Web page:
The start of the year, especially for anyone who teaches beginners, can be stressful. It’s not collecting handbook signatures, the t-shirt money, or checking out instruments and lockers that is truly going to impact the infancy of your students’ band experience. What is crucial is getting them off to the right start when they know nothing.
“What are the three most important things in music? Rhythm, rhythm, and rhythm.”
– Jere Flint, Atlanta Symphony cellist & conductor
Rhythm is the most important thing in music. Consider this: If you miss a note, you will sound bad for a moment, but if you miss a rhythm, you will be in the wrong place and are now missing every note.
This week’s Feature Friday brings you short video clips with tips from successful SmartMusic teachers as they share their insights during a panel discussion at the 2013 Midwest Band and Orchestra Clinic. Each of these teachers shares tips that can help you use SmartMusic effectively with your students.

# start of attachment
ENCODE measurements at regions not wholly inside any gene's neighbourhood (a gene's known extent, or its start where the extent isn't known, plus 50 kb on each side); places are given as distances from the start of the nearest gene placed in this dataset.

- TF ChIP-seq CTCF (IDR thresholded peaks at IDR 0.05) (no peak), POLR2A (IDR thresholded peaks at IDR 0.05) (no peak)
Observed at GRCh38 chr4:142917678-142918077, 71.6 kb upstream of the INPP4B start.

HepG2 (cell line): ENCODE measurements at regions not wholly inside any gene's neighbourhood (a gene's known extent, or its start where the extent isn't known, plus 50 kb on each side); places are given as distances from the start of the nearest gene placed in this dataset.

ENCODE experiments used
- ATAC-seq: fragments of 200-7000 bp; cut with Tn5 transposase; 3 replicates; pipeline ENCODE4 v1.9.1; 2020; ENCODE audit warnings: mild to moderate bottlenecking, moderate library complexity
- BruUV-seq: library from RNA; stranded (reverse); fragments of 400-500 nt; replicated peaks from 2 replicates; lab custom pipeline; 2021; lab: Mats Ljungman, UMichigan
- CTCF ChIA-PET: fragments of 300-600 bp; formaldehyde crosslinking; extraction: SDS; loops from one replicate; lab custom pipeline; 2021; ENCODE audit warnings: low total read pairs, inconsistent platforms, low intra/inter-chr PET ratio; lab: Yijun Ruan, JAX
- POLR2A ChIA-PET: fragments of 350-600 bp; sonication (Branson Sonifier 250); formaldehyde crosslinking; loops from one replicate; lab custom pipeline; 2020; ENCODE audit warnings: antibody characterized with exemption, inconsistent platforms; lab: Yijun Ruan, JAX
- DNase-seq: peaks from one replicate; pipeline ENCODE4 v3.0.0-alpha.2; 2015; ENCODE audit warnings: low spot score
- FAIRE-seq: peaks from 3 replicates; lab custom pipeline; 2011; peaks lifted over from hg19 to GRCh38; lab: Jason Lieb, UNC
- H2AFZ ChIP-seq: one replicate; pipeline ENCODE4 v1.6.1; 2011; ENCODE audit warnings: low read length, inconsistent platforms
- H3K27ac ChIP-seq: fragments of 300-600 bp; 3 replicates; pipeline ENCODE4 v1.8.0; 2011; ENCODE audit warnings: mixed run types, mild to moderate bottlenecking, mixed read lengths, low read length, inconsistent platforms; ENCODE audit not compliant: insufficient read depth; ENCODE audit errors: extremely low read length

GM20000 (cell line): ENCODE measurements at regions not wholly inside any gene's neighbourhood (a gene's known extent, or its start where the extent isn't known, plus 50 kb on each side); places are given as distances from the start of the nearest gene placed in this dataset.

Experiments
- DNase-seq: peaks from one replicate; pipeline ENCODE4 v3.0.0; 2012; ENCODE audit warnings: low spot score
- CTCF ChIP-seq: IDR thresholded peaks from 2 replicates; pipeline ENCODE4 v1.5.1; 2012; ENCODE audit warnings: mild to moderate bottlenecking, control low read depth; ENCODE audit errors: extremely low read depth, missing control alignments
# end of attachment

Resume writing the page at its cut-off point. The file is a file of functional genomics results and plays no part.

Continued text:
Sometimes a fun educational activity may be the perfect fit for your lesson plans. Here’s an idea for using SmartMusic in your class on just such an occasion. It is a great way to review and have fun at the same time – and it doesn’t even require instruments.
Recommended Set-up:Computer connected to an LCD projector Speakers SmartMusic microphone attached to a music stand (the height is easily adjusted) Score board
Select Exercises, double-click on Rhythm, and click Open.
The last few days before a school vacation can present some interesting challenges. For example, special events in the school can often result in many students being absent from your class. Keeping the remaining students involved in tasks related to your curriculum can be especially daunting.
Here’s an idea for using SmartMusic in your class for just such occasions.